Write Once Run Anywhere

The portability promise and Web Assembly

The Promise

The promise of writing code that will run on multiple platforms is not new. There have been many runtimes, languages, frameworks and platforms built to solve this problem. The abstraction level varies. Here, we look above the hypervisor and OS layers.

Web browsers were built to render HTML, which is a standard. Yet, different implementations caused much pain and anguish to developers. JVM (Java Virtual Machine) runs apps written in Java (and other languages), on several devices. Though it is still widely used, it could not conquer the web.

On the web, there was a time when games and other rich content were written in Flash. It was a runtime which delivered the same experience on supported browsers. Alas, it was a source of several security bugs and was eventually discontinued.

In mobile development, there are many cross-platform frameworks. The idea remains the same: code that runs on multiple OS. Today, many frameworks target web and native devices both. There are many such examples.

Most recently, Web Assembly (Wasm) provides a way to run code written in multiple languages on the web at near-native speed, with client apps running on the web that previously couldn't have done so.

Web Assembly

Wasm is designed as a portable compilation target for programming languages, enabling deployment on the web for client and server applications. Apart from portability, it has other goals like efficiency, safety, high performance, etc.

Let us take a look at portability. It can be run on Web and Non-web environments. We will not be compiling to wasm or dealing with any wasm code. Instead, we will use it to run a complete development environment in the browser.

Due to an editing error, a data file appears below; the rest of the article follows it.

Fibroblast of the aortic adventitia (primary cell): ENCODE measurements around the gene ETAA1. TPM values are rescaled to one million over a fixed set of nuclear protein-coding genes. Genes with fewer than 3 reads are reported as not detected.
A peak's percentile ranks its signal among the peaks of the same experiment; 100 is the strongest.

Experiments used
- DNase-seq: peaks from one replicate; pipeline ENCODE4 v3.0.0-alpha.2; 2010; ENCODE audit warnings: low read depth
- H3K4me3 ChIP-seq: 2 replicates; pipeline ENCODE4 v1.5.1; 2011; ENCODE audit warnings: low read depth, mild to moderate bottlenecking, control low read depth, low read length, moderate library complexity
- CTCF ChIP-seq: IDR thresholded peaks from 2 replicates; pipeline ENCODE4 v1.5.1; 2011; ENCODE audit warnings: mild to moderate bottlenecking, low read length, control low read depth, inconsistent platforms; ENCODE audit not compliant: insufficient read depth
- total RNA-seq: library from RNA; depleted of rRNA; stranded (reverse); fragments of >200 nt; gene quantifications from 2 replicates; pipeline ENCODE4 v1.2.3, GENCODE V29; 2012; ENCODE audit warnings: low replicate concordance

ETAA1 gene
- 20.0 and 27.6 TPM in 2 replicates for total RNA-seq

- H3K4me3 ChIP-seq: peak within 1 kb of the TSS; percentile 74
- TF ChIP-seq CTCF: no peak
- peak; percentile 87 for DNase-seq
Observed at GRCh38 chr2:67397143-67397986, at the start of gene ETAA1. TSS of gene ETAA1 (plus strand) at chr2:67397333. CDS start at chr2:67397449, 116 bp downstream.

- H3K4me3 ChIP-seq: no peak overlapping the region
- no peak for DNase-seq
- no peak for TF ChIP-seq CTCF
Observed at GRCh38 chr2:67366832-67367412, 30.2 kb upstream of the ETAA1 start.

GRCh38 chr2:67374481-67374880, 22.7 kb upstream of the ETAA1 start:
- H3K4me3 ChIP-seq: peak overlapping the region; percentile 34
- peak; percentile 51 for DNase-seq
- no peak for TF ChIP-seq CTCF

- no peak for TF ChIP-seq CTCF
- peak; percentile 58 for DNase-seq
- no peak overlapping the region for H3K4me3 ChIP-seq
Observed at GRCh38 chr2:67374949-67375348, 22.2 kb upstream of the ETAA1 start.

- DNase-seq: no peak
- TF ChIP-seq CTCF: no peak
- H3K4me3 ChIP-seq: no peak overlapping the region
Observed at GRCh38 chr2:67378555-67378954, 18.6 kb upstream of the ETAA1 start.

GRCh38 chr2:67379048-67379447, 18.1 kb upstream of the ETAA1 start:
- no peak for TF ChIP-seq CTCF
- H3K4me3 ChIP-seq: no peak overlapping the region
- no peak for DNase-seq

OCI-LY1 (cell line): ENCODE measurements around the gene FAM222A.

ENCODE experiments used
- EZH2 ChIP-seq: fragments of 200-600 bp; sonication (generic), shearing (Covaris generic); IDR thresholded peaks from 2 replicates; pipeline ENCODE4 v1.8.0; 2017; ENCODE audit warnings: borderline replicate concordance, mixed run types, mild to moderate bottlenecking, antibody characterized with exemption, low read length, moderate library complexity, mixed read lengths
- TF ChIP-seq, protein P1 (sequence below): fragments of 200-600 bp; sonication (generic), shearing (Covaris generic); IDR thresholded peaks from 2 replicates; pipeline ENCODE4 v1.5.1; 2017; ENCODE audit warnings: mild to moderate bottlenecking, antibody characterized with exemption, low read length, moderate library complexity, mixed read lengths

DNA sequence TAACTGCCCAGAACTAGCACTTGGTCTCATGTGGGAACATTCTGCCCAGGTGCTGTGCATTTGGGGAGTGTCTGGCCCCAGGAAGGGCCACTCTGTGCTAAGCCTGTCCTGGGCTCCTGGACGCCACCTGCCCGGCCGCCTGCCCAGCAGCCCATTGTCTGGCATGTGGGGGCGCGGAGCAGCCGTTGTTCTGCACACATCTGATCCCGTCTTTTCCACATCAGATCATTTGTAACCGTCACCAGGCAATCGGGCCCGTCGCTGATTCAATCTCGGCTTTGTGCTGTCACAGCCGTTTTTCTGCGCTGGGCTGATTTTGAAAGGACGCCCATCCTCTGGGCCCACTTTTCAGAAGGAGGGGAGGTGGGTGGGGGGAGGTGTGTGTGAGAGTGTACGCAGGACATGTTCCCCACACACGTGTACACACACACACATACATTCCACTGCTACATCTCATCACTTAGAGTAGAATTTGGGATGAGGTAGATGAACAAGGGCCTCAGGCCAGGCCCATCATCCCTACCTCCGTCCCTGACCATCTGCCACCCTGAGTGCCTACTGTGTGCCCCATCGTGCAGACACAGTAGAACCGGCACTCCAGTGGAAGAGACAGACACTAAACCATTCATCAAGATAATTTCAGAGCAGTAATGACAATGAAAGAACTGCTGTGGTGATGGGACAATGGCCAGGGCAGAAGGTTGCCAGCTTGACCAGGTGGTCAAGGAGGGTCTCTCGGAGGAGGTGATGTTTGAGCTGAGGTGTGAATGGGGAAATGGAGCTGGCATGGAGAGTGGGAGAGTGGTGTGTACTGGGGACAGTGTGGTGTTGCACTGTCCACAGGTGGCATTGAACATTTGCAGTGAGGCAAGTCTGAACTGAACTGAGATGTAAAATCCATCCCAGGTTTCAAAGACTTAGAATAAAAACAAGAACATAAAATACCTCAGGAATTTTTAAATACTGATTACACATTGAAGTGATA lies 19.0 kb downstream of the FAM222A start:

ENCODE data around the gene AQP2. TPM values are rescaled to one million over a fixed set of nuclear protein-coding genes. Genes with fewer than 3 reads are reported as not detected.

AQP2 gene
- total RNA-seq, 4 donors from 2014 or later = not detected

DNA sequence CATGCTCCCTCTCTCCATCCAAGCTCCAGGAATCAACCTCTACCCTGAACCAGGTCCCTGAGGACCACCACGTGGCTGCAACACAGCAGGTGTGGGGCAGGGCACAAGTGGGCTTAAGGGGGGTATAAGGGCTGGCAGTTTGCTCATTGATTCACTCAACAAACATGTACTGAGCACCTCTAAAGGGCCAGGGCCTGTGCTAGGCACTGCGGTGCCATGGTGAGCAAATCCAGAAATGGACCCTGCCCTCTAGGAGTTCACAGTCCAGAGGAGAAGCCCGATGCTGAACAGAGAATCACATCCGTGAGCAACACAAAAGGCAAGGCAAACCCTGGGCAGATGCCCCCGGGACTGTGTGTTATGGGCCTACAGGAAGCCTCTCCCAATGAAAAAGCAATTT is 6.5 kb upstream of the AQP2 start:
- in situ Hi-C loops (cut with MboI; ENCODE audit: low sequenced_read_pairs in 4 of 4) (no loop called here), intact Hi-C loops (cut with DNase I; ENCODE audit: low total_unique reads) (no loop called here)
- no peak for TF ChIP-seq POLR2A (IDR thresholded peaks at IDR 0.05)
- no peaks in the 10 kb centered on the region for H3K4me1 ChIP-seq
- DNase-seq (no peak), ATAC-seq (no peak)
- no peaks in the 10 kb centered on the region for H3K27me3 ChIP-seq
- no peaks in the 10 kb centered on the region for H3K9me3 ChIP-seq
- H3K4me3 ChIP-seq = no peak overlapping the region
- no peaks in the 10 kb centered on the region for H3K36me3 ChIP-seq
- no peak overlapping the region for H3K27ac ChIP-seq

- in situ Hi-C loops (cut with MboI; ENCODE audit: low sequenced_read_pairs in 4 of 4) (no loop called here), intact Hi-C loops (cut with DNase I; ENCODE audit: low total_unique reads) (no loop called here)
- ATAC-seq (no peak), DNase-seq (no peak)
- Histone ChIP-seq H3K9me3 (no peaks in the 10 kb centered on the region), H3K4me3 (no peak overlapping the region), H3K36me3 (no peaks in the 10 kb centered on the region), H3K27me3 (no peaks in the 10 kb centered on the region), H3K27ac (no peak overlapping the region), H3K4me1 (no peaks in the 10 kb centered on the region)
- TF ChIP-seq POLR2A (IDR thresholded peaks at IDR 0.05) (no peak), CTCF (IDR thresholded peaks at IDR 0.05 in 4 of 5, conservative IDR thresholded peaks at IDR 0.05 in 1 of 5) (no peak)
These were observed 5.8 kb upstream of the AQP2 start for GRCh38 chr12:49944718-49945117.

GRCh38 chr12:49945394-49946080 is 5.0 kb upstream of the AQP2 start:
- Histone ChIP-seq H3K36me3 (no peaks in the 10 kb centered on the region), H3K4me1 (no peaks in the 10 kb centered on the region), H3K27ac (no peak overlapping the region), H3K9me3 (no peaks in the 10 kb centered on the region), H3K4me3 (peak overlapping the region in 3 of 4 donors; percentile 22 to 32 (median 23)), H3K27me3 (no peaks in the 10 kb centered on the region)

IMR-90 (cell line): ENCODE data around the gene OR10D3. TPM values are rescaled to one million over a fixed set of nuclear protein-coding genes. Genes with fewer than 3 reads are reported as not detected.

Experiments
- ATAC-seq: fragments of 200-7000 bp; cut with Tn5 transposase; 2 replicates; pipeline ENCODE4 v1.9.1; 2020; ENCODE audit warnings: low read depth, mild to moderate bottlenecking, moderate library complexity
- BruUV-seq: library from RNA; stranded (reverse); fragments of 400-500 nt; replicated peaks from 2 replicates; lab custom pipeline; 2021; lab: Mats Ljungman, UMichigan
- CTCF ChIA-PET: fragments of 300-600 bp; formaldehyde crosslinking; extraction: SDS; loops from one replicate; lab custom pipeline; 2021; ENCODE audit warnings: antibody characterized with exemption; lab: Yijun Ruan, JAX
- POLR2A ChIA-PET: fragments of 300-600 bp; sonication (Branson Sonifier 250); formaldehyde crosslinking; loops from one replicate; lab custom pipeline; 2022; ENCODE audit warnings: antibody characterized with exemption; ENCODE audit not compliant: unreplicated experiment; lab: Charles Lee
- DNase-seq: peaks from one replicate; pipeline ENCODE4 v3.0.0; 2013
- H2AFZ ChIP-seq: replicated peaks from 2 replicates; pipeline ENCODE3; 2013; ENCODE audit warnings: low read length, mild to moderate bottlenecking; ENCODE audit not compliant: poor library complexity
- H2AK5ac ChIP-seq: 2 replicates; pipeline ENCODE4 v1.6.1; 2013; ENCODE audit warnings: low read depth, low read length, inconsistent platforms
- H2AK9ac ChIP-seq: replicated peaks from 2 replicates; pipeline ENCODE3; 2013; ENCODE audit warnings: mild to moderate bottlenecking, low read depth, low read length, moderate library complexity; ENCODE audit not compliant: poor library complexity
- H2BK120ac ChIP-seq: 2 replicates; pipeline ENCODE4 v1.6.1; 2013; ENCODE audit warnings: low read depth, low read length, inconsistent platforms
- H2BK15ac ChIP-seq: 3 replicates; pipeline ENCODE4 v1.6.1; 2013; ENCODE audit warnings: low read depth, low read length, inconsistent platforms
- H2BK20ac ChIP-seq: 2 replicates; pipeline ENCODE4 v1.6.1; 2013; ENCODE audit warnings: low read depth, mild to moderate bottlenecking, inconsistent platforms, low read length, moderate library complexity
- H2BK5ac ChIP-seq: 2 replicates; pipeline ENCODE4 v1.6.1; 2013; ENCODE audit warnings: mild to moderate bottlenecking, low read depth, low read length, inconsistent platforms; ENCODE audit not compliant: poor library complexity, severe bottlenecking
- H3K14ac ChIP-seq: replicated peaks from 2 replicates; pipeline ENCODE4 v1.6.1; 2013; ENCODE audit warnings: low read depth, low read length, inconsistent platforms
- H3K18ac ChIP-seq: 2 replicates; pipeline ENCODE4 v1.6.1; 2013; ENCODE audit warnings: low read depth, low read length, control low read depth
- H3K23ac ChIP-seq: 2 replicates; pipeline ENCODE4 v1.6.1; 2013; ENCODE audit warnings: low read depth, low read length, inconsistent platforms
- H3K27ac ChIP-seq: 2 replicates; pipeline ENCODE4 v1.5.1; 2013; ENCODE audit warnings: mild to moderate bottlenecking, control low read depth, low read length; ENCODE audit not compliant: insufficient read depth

Starters: Web

Pyodide runs Python in the browser powered by Wasm. It can be used as a kernel to run Jupyter notebooks using Jupyterlite. Here's how you can run it locally

Assuming you have Python and a virtualenv, create a project dir, say python-wasm. Create a requirements.txt file:


Install the requirements and run

# Install requirements
python -m pip install -r requirements.txt
# Create a Jupyterlite site
jupyter lite build --output-dir dist
# Run
jupyter lite serve

Open the link displayed in the output:

 Serving JupyterLite Debug Server from:

And you can run (almost) any Python code! You may be able to interact with the notebook as long as the content is cached in the browser storage but changes do not persist across sessions.

Another interesting project is CPython Wasm. We can run sqlite, Postgres, and even Wordpress!

Entrée: Non-Web

Wasm can be run beyond the web. It can be run from docker containers, directly using the various runtimes, at the edge and more.

Let us try an interesting project Wasm Workers Server which can be installed easily:

# Install runtime
curl -fsSL https://workers.wasmlabs.dev/install | bash

Now, we can run workers in multiple languages using this runtime. But wait ...

Dessert: Best of both

We already have a Jupyterlite site (which runs on wasm) and now, a wasm runtime. Why not integrate these two?

Wasm Workers Server (wws) is capable of serving static content. So, let us run the Jupyterlite using wws

In the python-wasm dir, create another dir public and move the dist dir there.

# Project structure will look like
 └── python-wasm
    └── public
        └── dist

# Install the wws Python module
cd python-wasm
wws runtimes install python latest

# Run the server
❯ wws
⚙️  Loading routes from: .                                                                                                                                             ─╯
🗺  Detected routes:
      => ./index.py
🚀 Start serving requests at

Now your Jupyterlite site is accessible at

Now, this is entirely powered by Web Assembly!

Here's the code on Replit: